The literature and scientific research is extensive in the field of pain control. The rest of this article is a sampling of some of the more recent abstracts from 2000 to 2012.

Some good reviews:

Stoelb BL, Morton IR, Jensen MP, Patterson DR. (2009). The efficacy of hypnotic analgesia in adults: A review of the literature. Contemporary Hypnosis. Mar 1; 26(1):24-39.

This article both summarizes the previous reviews of randomized, controlled trials of hypnotic analgesia for the treatment of chronic and acute pain in adults, and reviews similar trials which have recently been published in the scientific literature. The results indicate that for both chronic and acute pain conditions: (1) hypnotic analgesia consistently results in greater decreases in a variety of pain outcomes compared to no treatment/standard care; (2) hypnosis frequently out-performs non-hypnotic interventions (e.g. education, supportive therapy) in terms of reductions in pain-related outcomes; and (3) hypnosis performs similarly to treatments that contain hypnotic elements (such as progressive muscle relaxation), but is not surpassed in efficacy by these alternative treatments. Factors that may influence the efficacy of hypnotic analgesia interventions are discussed, including, but not limited to, the patient’s level of suggestibility, treatment outcome expectancy, and provider  expertise. Based upon this body of literature, suggestions are offered for practitioners who are using, or would like to use, hypnosis for the amelioration of pain problems in their patients or clients.

Montgomery, GH., David, D., Winkel, G., Siverstein, JH., Bovbjerg, DH. (2002). The effectiveness of adjunctive hypnosis with surgical patients: A meta-analysis. Anesthesia and Analgesia. 94(6):1639-1645.

This meta-analysis examined the results of 20 published controlled studies examining the use of hypnosis as an adjunct with surgical patients. In these studies hypnosis was typically administered to patients in the form of a relaxing induction phase followed by suggestions for the control of side effect profiles (e.g. pain, nausea, distress). Only studies in which patients were randomised to either a hypnosis or control group (no-treatment, routine care, or attention control group) were included. The results revealed that patients in the hypnosis treatment groups had better outcomes than 89% of the patients in the control groups. It was found that adjunctive hypnosis helped the majority of patients reduce adverse consequences of surgical interventions.

Montgomery, GH., DuHamel, KN., Redd WH. (2000). A meta-analysis of hypnotically

induced  analgesia: how effective is hypnosis? International Journal of Clinical and Experimental Hypnosis. 48(2): 138-53.
This meta-analysis examined the effectiveness of hypnosis in pain management. It compares studies that evaluated hypnotic pain reduction in healthy volunteers vs. those using patient samples, looks at the relationship between hypnoanalgesic effects and participants’ hypnotic suggestibility, and determines the effectiveness of hypnotic suggestion for pain relief relative to other nonhypnotic psychological interventions. Examination of 18 studies revealed a moderate to large hypnoanalgesic effect, supporting the efficacy of hypnotic techniques for pain management. The results also indicated that hypnotic suggestion was equally effective in reducing both clinical and experimental pain.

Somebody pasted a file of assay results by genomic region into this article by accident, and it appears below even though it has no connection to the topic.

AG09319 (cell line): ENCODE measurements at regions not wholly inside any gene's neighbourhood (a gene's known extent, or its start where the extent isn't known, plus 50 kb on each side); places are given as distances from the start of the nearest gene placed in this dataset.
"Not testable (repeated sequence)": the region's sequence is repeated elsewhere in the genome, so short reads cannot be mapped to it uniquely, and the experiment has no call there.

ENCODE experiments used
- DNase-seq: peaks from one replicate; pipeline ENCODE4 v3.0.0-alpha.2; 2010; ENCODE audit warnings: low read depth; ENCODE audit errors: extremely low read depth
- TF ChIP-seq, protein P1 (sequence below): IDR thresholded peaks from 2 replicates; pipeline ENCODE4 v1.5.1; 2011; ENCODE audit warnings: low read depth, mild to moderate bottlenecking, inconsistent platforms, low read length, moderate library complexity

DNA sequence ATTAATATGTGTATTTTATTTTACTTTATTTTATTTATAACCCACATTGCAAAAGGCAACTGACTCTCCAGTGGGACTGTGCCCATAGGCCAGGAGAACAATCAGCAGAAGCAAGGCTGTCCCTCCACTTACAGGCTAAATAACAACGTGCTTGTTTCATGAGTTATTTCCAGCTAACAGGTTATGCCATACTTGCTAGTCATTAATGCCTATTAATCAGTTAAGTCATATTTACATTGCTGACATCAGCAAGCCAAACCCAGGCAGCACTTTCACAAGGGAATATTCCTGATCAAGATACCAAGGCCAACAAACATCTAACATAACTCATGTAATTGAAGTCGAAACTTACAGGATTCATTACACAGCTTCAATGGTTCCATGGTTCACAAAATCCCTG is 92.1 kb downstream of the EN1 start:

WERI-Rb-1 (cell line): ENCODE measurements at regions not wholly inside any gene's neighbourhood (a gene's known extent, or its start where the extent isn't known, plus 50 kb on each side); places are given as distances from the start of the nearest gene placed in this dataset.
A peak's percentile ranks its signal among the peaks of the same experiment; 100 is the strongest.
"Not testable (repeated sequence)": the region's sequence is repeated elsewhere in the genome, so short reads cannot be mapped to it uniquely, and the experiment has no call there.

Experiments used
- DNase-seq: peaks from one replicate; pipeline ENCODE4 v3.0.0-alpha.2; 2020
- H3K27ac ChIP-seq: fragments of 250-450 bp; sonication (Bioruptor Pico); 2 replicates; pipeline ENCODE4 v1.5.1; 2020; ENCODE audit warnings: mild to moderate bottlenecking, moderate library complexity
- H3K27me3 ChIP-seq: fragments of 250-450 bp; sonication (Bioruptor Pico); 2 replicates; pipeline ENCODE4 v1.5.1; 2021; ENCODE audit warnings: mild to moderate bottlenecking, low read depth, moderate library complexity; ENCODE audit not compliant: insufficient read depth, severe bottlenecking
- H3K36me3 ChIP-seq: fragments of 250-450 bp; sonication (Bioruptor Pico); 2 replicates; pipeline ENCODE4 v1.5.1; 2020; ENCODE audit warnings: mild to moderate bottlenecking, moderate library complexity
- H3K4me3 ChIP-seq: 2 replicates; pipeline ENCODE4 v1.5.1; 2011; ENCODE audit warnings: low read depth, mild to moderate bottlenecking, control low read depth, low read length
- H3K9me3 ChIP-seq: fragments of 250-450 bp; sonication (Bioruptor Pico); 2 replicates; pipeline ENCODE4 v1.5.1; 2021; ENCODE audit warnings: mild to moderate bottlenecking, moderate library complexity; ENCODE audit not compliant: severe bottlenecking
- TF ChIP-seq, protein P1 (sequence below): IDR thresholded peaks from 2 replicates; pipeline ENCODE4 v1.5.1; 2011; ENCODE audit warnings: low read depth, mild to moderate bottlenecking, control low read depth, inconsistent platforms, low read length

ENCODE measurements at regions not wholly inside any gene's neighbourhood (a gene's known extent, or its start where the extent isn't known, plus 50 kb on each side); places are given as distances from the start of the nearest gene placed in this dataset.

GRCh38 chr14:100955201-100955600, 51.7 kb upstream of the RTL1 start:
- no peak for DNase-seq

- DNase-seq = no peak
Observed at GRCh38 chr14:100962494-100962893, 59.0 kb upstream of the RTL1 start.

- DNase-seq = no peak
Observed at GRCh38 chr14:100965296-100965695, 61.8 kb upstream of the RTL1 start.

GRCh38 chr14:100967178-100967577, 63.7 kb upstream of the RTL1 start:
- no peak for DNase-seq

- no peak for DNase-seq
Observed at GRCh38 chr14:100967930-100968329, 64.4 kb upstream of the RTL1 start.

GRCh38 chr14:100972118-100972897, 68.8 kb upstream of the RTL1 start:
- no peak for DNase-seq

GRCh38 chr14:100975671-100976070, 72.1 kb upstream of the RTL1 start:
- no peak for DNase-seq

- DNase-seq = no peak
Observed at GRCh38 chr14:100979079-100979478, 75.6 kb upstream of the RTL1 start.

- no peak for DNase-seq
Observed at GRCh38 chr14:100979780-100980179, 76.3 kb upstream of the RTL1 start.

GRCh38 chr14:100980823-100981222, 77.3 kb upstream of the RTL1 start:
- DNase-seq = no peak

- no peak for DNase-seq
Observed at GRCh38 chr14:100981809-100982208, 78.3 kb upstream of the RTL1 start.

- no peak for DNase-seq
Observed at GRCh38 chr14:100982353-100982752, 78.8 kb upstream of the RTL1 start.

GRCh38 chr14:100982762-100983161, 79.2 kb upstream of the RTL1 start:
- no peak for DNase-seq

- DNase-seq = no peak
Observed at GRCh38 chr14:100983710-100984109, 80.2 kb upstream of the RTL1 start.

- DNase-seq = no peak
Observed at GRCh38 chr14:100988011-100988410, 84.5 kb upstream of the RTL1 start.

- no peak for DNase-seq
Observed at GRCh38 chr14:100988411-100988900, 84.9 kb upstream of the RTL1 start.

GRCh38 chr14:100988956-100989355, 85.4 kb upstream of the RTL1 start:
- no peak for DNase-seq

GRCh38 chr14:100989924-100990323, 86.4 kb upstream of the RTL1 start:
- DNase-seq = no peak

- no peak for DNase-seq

Patterson, DR, Jensen, MP. (2003). Hypnosis and clinical pain. Psychol. Bull. Jul;129(4):495-521.
Hypnosis has been demonstrated to reduce analogue pain, and studies on the mechanisms of laboratory pain reduction have provided useful applications to clinical populations. Studies showing central nervous system activity during hypnotic procedures offer preliminary information concerning possible physiological mechanisms of hypnotic analgesia. Randomized controlled studies with clinical populations indicate that hypnosis has a reliable and significant impact on acute procedural pain and chronic pain conditions. Methodological issues of this body of research are discussed, as are methods to better integrate hypnosis into comprehensive pain treatment.


Some Specific Areas:

This is an older but promising study:
Patterson DR, Everett JJ, Burns GL, Marvin JA. (1992). Hypnosis for the treatment of burn pain.  J Consult Clin Psychol. Oct; 60(5):713-7.

The clinical utility of hypnosis for controlling pain during burn wound debridement was investigated. Thirty hospitalized burn patients and their nurses submitted visual analog scales (VAS) for pain during 2 consecutive daily wound debridements. On the 1st day, patients and nurses submitted baseline VAS ratings. Before the next day’s would debridement, Ss received hypnosis, attention and information, or no treatment. Only hypnotized Ss reported significant pain reductions relative to pretreatment baseline. This result was corroborated by nurse VAS ratings. Findings indicate that hypnosis is a viable adjunct treatment for burn pain. Theoretical and practical implications and future research directions are discussed.

Mette MB, Davadant M, Marin C, Wasserfallen JB, Pinget C, Maravic P, Koch N, Raffoul W. Chiolero RL. (2010). Impact of a pain protocol including hypnosis in major burns. Science Direct. Aug; 36(5):639-646.
The study focused on the impact of a pain protocol using hypnosis on pain intensity, anxiety, clinical course, and costs. A pain protocol including hypnosis reduced pain intensity, improved opioid efficiency, reduced anxiety, improved wound outcome while reducing costs. The protocol guided use of opioids improved patient care without side effects, while hypnosis had significant psychological benefits.